The government has significantly revised their forecast for solar energy use over the next Parliament. Energy Secretary Ed Davey has predicted that solar energy could account for 4% of all the UK’s energy by 2020. He said that the dramatic reduction in the cost of solar panels was a major factor in this revision, as well as in the decision to stop offering subsidies for most large scale solar installations (over 5MW) by the end of March. The price of solar panels has come down by approximately 70% in recent years as a result of a burgeoning worldwide market for solar power, created by various governments offering subsidies.
Ed Davey said he expected a figure of up to 14GW of solar by 2020 – a significant increase from 5GW at the end of 2014. Roughly, this equates to an increase from just 1.5% of the UK’s total annual electricity supply to slightly under 4%. He said he expected it to grow further in the next decade. The subsidy for domestic solar power is to continue.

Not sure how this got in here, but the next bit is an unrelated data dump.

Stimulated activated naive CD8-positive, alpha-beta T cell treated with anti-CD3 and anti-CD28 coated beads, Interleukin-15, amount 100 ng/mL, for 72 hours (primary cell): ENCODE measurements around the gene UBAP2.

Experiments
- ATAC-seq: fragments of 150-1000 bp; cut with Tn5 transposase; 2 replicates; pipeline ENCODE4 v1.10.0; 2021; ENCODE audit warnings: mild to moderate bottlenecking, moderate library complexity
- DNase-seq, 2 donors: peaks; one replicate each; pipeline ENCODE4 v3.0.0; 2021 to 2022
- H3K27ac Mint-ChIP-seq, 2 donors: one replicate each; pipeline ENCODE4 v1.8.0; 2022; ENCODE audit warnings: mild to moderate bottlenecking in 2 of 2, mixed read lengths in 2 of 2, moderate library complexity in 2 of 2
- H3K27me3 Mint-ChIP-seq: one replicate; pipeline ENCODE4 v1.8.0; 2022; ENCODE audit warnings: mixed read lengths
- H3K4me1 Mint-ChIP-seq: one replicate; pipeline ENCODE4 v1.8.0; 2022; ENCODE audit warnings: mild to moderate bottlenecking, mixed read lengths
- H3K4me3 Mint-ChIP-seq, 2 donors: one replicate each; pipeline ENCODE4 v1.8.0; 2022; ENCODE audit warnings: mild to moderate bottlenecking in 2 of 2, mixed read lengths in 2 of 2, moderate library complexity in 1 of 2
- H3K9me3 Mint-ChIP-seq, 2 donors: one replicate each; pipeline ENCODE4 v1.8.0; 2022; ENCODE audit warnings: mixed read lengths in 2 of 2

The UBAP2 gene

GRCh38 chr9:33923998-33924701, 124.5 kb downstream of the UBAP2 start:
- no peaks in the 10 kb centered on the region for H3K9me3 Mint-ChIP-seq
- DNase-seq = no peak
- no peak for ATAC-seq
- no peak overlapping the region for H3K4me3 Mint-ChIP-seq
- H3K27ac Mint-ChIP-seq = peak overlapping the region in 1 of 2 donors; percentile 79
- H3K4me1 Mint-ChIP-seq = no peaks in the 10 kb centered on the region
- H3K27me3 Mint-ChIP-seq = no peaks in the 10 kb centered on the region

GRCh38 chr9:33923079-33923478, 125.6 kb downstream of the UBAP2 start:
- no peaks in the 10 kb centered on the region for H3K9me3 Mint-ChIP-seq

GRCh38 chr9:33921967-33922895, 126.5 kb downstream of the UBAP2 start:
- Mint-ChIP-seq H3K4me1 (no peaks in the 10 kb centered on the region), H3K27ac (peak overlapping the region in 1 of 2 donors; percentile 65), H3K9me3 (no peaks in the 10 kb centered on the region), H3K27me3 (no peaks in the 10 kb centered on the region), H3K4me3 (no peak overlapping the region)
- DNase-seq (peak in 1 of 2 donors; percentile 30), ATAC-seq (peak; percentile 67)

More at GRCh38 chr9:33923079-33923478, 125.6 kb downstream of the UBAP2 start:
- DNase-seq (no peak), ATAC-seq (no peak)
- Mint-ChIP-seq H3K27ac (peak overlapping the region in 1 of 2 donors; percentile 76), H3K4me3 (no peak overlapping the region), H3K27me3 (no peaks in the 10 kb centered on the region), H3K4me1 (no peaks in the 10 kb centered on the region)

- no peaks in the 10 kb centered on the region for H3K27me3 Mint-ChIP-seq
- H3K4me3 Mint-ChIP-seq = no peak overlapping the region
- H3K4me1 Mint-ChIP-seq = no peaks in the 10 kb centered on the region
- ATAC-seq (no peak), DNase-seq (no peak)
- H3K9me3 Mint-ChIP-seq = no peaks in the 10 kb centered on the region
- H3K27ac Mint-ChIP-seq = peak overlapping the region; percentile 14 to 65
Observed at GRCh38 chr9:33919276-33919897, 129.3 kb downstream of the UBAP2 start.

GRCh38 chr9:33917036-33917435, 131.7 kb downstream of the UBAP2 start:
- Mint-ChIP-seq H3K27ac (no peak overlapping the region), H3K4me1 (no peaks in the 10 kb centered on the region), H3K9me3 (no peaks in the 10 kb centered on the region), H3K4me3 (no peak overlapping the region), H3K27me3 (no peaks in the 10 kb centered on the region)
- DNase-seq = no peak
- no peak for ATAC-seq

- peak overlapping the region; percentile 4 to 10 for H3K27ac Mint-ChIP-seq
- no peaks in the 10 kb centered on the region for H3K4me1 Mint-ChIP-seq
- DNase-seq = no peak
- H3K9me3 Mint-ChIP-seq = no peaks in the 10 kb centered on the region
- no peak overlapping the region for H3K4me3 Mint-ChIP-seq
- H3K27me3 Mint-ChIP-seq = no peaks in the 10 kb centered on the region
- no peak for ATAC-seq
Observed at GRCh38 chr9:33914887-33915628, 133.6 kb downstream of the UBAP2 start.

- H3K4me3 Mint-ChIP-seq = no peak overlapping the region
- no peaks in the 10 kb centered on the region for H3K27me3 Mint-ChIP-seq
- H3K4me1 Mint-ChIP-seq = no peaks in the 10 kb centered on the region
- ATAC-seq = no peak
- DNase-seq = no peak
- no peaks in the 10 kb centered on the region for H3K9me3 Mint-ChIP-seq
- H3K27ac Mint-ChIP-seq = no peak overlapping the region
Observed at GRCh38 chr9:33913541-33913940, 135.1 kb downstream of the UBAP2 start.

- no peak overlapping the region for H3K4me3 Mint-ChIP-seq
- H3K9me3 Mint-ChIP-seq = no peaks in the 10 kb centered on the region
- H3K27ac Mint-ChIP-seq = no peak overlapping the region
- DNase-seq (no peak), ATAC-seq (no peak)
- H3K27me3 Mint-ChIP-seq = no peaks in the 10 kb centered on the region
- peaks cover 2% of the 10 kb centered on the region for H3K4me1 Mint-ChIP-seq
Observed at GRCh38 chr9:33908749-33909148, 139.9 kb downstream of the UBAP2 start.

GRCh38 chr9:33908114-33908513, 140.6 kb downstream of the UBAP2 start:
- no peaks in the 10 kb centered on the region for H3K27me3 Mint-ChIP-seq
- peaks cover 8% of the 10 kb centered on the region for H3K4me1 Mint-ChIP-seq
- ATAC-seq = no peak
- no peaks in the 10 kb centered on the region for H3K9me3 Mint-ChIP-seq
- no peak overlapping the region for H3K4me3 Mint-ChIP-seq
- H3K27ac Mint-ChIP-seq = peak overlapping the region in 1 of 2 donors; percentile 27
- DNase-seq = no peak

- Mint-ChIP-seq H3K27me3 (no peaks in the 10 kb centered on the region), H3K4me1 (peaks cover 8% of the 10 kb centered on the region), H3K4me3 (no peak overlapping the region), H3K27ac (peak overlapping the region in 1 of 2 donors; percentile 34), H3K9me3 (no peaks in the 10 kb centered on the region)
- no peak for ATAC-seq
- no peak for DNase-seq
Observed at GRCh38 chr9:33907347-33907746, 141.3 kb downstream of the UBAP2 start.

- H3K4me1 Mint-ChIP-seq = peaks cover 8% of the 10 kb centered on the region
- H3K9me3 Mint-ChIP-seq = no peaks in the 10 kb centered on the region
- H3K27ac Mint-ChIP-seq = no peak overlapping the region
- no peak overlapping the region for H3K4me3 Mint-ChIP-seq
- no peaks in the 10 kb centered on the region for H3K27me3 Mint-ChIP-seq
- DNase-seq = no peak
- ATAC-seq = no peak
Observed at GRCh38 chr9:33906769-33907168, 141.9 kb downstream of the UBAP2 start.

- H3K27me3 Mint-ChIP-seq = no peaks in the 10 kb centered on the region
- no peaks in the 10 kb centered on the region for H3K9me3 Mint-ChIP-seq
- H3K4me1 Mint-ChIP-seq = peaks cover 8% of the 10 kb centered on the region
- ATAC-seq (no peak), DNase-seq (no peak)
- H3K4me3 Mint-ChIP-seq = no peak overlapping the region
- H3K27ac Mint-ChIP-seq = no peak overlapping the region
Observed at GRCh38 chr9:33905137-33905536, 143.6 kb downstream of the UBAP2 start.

Solar power companies however disagree with the Government’s interpretation of the figures, saying that despite the reduction in set up costs, ongoing solar energy production is not yet ready to compete with that of fossil fuels. The cutting of subsidies in fact looks likely to cause a moratorium on the development of large scale solar power in the UK, at least for the foreseeable future.
The withdrawal of subsidies has sparked a frantic rush among solar developers, as they race to get their new installations connected to the grid before the cut off date. Roughly the same amount of new capacity has been installed in the first three months of 2015 as were in the whole of 2014. This short term boom will not be carried forward throughout 2015, with the Solar Trades Association expecting new installations to fall significantly from April.